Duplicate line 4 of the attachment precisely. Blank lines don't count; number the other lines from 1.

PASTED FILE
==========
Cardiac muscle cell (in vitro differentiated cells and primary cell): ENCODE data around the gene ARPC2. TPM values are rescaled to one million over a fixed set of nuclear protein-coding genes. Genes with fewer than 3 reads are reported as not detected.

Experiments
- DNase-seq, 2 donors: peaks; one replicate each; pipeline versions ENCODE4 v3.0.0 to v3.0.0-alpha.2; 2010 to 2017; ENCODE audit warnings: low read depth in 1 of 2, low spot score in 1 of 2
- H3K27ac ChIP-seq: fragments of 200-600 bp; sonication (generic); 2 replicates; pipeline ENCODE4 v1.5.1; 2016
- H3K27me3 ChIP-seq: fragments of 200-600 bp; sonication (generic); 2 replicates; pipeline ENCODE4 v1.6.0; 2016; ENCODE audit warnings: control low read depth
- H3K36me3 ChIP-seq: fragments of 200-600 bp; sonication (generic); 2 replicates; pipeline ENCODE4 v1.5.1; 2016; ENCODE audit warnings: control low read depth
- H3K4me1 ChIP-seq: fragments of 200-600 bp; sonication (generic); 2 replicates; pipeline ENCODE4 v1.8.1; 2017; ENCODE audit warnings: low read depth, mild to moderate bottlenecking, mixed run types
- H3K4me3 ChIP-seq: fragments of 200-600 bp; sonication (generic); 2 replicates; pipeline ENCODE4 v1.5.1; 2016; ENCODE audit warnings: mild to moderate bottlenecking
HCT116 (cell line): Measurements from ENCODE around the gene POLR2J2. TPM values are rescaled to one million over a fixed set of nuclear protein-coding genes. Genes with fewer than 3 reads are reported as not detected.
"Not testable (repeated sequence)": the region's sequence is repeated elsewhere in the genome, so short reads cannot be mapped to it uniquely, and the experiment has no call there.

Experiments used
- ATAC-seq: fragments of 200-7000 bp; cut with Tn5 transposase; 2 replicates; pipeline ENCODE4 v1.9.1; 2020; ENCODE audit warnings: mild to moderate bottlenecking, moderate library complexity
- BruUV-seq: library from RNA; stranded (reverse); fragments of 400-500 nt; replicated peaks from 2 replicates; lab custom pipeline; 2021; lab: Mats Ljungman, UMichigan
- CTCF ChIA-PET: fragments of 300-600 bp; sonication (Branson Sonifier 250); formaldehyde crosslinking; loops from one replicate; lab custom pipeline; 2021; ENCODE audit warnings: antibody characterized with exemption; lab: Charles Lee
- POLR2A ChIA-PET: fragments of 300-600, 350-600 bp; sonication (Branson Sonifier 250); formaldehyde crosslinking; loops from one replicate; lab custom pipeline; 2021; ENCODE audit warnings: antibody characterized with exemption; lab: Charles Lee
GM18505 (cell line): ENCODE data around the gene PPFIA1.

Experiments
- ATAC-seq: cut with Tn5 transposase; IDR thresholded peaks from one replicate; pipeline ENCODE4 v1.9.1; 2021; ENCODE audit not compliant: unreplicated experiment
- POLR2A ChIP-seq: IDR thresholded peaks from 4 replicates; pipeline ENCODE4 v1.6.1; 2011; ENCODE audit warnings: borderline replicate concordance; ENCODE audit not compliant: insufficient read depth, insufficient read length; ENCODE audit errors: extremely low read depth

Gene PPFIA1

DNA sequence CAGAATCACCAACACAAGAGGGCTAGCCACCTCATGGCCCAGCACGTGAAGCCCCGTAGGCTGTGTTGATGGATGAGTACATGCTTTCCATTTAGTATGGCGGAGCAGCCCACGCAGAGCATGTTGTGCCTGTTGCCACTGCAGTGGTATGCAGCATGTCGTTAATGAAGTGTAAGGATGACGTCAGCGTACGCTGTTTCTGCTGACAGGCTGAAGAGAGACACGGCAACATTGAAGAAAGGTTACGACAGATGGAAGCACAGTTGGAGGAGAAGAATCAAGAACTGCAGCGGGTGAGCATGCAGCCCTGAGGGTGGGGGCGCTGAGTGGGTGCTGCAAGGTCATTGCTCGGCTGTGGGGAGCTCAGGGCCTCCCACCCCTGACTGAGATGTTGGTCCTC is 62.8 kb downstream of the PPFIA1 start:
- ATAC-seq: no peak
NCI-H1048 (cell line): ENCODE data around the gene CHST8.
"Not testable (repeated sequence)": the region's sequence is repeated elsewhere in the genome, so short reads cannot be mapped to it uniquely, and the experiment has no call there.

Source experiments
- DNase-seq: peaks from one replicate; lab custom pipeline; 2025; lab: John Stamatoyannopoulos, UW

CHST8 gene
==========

- H3K27ac ChIP-seq: fragments of 200-600 bp; sonication (generic); 2 replicates; pipeline ENCODE4 v1.5.1; 2016